What is International Humanitarian Law? (1/3)

International Humanitarian Law (1/3) Note: This article will explain the first international recognition of the Humanitarian Laws. However, a distinction should be made before starting: –       International Humanitarian Law (called by the experts IHL) applies in armed conflicts –       International Human Rights Law (IHRL) applies all the time, in peace and war. […]

International Humanitarian Law (1/3)

Note: This article will explain the first international recognition of the Humanitarian Laws.

However, a distinction should be made before starting:

–       International Humanitarian Law (called by the experts IHL) applies in armed conflicts

–       International Human Rights Law (IHRL) applies all the time, in peace and war.

 

 

After the Second World War and a disastrous number of 70 million casualties (including 50 million civilians), humanity became strongly aware of the need for human rights’ recognition.

 

This led to the United Nations Universal Declaration of Human Rights of 1948 and its well-known first article: All human beings are born free and equal in dignity and rights.’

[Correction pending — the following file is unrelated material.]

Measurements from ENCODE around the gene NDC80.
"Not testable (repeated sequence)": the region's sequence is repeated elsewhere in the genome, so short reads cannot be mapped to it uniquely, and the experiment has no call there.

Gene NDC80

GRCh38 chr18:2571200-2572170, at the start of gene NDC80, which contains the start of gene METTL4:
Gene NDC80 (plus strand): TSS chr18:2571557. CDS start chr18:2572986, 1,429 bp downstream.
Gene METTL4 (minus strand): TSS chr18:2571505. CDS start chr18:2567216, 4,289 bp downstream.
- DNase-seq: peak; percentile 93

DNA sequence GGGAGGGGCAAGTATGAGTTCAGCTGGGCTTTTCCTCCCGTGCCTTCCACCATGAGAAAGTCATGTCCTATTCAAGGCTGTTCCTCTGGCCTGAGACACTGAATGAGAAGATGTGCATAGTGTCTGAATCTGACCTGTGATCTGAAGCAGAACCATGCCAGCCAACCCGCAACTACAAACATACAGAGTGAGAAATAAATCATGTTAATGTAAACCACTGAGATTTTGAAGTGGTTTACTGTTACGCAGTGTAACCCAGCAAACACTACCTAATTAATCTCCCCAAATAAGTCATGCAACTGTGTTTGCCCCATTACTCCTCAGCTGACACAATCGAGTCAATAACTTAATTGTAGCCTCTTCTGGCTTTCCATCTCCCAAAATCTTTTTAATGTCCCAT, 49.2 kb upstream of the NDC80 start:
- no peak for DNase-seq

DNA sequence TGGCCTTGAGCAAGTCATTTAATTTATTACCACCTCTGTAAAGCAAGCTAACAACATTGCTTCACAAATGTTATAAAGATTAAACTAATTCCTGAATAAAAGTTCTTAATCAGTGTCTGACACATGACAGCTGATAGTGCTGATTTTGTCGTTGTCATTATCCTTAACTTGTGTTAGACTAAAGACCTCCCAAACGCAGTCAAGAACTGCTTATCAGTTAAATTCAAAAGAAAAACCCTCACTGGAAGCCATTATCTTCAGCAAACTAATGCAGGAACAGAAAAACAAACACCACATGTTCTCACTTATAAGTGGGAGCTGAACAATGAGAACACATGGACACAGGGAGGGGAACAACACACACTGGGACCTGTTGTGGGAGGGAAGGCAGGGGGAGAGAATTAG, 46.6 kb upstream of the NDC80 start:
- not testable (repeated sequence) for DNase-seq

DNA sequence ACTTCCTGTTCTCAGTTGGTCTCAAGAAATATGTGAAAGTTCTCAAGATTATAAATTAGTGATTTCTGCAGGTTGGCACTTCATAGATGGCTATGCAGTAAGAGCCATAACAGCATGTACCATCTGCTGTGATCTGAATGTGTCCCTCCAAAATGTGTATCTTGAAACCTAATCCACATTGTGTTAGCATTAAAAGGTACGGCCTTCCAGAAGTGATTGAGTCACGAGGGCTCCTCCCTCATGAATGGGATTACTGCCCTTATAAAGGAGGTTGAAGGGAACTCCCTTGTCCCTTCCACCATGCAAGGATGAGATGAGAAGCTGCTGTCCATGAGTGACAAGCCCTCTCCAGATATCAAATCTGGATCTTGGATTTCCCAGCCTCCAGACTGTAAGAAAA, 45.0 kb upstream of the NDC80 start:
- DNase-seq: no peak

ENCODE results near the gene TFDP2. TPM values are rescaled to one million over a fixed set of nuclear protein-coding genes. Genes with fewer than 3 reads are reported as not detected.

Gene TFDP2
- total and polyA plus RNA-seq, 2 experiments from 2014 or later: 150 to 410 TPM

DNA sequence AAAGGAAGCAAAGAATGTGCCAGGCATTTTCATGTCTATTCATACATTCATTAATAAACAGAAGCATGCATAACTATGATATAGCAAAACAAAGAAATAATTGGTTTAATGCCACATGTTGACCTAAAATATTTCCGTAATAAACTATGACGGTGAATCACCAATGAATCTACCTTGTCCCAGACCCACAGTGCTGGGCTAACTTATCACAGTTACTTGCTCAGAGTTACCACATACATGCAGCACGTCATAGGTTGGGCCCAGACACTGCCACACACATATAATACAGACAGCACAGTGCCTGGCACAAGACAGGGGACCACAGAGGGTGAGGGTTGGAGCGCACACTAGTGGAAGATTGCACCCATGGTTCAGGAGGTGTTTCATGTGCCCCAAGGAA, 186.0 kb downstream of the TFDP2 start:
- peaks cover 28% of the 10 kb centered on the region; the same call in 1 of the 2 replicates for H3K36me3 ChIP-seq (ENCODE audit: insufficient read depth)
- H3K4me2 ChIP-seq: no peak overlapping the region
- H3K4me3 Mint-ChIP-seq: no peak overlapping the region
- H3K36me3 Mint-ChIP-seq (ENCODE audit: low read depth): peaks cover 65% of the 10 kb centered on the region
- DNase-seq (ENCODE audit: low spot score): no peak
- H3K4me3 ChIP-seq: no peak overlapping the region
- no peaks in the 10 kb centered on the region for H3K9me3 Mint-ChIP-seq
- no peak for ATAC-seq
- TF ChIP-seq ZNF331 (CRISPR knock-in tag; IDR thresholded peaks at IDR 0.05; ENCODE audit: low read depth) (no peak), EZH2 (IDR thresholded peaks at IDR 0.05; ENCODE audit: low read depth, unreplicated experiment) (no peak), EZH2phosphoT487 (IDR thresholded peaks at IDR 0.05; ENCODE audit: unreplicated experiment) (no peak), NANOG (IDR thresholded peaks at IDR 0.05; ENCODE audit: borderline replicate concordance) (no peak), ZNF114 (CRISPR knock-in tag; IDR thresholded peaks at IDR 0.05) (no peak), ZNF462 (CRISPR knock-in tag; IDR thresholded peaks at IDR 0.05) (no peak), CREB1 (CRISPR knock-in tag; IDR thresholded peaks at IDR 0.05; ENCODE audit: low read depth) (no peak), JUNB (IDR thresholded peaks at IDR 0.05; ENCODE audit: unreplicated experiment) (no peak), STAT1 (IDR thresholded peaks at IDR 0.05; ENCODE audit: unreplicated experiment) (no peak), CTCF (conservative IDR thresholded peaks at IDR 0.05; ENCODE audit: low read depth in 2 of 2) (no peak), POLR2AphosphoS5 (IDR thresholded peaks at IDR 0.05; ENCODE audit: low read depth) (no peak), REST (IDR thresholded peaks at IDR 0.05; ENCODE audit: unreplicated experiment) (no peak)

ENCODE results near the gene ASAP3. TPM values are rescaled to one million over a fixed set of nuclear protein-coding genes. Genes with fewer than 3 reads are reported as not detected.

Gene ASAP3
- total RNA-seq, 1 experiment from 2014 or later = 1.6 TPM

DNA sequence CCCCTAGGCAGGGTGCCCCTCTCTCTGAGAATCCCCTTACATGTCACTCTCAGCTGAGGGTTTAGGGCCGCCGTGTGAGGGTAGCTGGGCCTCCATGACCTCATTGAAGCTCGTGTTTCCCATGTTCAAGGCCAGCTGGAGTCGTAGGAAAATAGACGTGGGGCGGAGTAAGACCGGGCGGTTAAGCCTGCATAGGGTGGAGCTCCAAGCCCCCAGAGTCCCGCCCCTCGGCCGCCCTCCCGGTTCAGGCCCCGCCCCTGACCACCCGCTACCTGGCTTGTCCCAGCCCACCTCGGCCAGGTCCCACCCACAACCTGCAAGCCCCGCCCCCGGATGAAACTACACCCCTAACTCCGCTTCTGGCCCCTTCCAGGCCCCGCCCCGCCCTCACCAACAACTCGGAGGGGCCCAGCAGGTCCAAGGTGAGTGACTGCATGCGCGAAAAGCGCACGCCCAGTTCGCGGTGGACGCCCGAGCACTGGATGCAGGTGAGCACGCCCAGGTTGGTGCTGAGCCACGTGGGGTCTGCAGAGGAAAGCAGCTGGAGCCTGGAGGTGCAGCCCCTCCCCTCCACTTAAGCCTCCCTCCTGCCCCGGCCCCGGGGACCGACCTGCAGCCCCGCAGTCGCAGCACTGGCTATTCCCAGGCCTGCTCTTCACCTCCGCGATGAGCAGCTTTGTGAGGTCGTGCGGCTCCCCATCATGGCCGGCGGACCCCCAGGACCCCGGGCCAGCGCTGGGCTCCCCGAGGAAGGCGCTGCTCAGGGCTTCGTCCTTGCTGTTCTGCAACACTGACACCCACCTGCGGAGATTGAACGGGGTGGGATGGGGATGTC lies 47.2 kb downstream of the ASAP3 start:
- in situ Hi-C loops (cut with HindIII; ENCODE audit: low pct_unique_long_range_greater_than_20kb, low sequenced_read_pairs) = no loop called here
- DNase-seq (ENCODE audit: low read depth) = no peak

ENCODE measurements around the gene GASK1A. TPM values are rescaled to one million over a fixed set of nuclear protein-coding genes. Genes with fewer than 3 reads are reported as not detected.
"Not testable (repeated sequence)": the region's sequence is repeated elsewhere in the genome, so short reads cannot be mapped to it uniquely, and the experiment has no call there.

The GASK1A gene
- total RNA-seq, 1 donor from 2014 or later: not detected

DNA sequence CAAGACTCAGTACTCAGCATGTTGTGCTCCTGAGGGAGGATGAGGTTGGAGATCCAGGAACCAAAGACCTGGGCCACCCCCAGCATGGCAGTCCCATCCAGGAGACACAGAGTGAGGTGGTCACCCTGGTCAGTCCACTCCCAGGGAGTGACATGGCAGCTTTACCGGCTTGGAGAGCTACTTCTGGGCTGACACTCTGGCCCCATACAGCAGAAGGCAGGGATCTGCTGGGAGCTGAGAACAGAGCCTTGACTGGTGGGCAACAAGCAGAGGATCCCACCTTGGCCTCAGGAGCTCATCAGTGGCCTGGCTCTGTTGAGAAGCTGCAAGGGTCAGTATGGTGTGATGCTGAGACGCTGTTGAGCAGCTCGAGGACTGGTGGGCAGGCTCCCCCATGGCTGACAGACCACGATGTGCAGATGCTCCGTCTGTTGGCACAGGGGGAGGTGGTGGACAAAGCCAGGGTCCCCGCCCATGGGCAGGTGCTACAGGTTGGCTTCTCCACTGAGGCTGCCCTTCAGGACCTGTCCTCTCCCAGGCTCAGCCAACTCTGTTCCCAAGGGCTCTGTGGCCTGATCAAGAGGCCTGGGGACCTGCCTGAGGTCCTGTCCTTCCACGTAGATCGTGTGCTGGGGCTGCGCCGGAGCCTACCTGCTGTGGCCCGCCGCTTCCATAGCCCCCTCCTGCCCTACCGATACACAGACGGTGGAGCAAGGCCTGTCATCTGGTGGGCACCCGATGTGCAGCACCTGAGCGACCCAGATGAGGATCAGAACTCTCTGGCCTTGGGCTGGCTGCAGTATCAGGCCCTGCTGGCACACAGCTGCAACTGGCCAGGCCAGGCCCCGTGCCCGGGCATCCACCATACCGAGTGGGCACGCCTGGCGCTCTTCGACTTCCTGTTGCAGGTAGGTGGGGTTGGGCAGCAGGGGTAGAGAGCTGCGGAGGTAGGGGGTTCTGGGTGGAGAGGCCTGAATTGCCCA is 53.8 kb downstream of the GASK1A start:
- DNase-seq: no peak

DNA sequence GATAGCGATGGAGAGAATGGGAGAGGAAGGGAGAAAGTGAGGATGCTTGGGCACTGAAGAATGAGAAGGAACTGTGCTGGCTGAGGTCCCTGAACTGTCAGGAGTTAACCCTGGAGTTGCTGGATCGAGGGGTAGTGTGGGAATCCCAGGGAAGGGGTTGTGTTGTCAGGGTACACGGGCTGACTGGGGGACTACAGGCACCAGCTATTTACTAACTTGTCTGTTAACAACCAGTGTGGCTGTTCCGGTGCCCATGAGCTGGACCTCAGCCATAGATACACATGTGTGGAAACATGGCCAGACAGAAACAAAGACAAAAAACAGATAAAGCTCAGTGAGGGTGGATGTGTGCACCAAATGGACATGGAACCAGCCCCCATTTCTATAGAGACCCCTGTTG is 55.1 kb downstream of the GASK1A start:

However, the international acknowledgment of humanitarian law had already been achieved a long time before, thanks to the vital role of the Red Cross.

 

Everything began in 1859. Henri Dunant, a Swiss businessman, is on his way to meet the French emperor Napoleon the Third. In the Italian city of Solferino, he’s the witness of a massacre: the Austrian forces are fighting against the French-Sardinian coalition. 40 000 men lied dead on the battlefield, or wounded. The lack of medical assistance is striking.

 

Henri Dunant forgot all his business projects, and started to put the wounded in the church of the village, asking the inhabitants for help. He looked after the soldiers without any discrimination based on their nationalities.

 

After his return to Switzerland, he stayed haunted by what he watched in Italy, and wrote ‘A memory of Solferino’. In this book, he asked for the creation of a group of volunteers who could rescue the wounded soldiers without fearing for their lives.

 

One year later, 12 nations adopted the Geneva Convention for the Amelioration of the Condition of the Wounded and Sick of Armies in the Field, insuring a nonpartisan help from medical personnel marked with a red cross. As Henri Dunant was from Switzerland, this symbol – the Swiss flag in reverse – was privileged.

 

In 1901, Henri Dunant, who had fallen into misery, was recognized by a journalist as the founder of the Red Cross, and received the Nobel Price for Peace.

 

Nowadays, the International Committee of the Red Cross (ICRC) has the exclusive mission of protecting the lives of victims during armed conflicts, and has a staff of approximately 15,000 people around the world.

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